23 years ago, the Sun Microsystems co-founder raised serious concerns about out-of-control technology innovation. As we grapple with the latest wave of AI, it’s time to revisit his article.
In April 2000, Sun Microsystems co-founder Bill Joy shook the world of tech in a wide-ranging article in Wired magazine.
Despite a successful career as a technologist and entrepreneur, his essay “Why The Future Doesn’t Need Us” marked a point of existential introspection for Joy, fueled by visions of out-of-control advanced technologies destroying life as we know it.
Of course the world has moved on since 2000. But as we collectively grapple with the latest wave of AI-based technologies and the concerns that come with them, Joy’s article remains essential reading—-even though it doesn’t explicitly mention artificial intelligence.
Joy’s article is an endearingly rambling yet deeply insightful exploration of technology-driven existential risk. It plays with intriguing thoughts and half-formed ideas as if we are privy to an internal struggle for clarity—you can imagine him working through his angst in the early hours as he drafted the piece. He even concludes “I’m up late again — it’s almost 6 am. I’m trying to imagine some better answers, to break the spell and free them from the stone.”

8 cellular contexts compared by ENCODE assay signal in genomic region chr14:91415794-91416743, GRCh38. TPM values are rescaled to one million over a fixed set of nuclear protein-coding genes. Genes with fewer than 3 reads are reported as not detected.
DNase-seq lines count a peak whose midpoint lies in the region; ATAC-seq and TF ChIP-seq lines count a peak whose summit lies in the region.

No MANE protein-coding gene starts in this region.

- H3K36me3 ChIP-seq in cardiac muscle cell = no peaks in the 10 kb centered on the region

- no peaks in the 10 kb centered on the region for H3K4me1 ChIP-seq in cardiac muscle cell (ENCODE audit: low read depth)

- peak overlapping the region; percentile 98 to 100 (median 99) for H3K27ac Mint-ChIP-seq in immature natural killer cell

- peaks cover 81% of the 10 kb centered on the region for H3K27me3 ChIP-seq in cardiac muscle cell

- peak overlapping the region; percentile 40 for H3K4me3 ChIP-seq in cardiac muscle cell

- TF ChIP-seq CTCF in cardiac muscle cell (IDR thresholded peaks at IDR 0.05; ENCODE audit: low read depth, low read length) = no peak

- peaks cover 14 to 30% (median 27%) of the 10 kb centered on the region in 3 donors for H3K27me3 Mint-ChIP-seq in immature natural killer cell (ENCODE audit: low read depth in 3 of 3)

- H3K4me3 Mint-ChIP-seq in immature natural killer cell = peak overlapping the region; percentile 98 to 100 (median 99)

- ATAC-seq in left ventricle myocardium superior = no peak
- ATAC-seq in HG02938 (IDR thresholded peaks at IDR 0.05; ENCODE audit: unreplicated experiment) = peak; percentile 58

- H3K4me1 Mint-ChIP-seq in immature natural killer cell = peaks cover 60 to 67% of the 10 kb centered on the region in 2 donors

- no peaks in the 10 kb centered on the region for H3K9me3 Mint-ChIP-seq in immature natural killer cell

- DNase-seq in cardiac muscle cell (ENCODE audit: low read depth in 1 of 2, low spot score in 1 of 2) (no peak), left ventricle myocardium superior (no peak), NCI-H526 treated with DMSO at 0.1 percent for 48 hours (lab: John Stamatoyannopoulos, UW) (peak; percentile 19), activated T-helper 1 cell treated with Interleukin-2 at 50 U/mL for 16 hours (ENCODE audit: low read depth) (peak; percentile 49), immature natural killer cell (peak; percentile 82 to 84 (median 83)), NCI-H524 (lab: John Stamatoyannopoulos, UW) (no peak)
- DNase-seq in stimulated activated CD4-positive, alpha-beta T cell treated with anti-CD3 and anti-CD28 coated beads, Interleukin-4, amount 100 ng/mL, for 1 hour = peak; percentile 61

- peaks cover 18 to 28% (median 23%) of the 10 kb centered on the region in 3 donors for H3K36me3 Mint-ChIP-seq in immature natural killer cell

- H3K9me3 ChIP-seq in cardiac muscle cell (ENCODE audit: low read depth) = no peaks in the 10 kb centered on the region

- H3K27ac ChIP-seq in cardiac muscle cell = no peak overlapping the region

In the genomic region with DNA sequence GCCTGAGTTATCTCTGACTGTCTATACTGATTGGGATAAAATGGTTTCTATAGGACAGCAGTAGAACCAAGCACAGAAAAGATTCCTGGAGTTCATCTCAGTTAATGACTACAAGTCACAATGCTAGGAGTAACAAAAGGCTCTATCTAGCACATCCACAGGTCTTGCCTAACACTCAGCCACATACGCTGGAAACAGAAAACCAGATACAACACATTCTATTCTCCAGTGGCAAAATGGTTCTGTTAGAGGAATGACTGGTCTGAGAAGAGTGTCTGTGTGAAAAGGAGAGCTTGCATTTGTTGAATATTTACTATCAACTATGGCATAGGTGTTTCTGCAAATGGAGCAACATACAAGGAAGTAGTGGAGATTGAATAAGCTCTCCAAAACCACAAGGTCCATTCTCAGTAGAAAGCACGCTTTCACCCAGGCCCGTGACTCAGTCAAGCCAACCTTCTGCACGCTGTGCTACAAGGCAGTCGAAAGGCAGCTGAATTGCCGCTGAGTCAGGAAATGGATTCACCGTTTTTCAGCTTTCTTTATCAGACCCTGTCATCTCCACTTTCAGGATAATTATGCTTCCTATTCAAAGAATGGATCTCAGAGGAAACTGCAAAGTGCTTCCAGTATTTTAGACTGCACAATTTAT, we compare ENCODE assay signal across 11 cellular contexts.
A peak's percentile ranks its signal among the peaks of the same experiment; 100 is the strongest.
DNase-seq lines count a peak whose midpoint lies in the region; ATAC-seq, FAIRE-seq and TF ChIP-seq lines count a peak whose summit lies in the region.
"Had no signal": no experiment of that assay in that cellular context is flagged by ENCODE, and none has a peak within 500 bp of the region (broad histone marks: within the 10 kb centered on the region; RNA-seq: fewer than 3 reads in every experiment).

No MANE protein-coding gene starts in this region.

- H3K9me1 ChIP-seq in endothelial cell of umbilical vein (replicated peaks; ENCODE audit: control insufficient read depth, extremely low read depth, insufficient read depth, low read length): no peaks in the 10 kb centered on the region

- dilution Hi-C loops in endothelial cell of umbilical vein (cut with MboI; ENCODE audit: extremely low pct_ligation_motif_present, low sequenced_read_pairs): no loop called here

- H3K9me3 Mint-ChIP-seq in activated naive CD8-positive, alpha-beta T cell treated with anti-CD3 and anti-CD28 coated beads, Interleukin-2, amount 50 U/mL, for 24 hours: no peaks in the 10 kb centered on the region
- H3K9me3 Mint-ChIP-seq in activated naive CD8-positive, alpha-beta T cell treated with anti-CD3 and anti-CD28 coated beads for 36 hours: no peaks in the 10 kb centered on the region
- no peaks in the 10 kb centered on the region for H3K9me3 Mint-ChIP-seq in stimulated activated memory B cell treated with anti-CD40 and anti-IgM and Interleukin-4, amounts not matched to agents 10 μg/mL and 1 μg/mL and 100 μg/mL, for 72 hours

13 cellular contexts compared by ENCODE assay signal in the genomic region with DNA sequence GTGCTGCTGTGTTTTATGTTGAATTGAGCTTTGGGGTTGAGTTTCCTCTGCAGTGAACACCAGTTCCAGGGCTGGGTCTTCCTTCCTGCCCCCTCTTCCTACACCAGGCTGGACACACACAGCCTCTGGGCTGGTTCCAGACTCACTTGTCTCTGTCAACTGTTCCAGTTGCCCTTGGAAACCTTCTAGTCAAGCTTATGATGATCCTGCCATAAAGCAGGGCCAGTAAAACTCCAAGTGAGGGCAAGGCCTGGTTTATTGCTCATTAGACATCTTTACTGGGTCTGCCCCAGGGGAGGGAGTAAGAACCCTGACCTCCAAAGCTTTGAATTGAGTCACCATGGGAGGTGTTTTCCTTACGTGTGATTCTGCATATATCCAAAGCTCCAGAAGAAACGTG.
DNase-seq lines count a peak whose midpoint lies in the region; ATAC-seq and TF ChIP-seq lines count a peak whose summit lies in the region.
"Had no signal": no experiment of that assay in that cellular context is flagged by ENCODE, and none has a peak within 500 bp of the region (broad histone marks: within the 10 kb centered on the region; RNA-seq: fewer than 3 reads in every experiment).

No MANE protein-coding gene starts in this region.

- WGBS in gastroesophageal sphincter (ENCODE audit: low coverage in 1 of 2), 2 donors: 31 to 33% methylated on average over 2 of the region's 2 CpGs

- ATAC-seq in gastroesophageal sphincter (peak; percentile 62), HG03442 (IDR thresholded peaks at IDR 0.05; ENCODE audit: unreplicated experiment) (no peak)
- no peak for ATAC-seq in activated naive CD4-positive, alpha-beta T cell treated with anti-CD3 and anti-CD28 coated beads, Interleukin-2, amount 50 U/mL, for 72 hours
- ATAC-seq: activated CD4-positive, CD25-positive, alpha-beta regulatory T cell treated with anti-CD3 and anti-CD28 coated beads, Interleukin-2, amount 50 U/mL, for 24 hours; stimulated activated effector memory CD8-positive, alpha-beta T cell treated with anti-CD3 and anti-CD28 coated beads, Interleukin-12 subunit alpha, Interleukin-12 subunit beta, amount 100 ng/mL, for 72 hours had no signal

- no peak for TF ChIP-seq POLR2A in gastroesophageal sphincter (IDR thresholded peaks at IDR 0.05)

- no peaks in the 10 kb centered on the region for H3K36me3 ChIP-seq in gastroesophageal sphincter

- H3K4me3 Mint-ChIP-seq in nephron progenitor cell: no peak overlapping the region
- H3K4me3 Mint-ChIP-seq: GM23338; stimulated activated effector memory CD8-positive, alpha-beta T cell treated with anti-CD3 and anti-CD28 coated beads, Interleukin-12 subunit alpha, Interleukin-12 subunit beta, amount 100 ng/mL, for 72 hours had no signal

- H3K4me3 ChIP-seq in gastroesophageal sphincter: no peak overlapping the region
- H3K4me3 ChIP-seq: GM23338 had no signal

It also feels genuine and humble — here’s a leader in his field recognizing that he needs to be thinking beyond the confines of his expertise as he grapples with what the future might be like.
Along the way he invokes the likes Ray Kurzweil, Richard Feynman, Ted Kaczynski, and even the Dalai Lama, as he works through his fears and tries to find a pathway forward. And he adeptly uses ideas that are new to him to expand his thinking.
The result is a disarming, engaging, and provoking article — and one that captures a moment when it truly felt that, perhaps for the first time since the invention of the atomic bomb, emerging technological capabilities were beginning to exceed humanity’s grasp in potentially destructive ways.
At the heart of Joy’s fears were self-replicating technologies — technologies that have the ability to set off a chain reaction of replication that not only places them outside human control, but that threaten to obliterate humanity as we know it …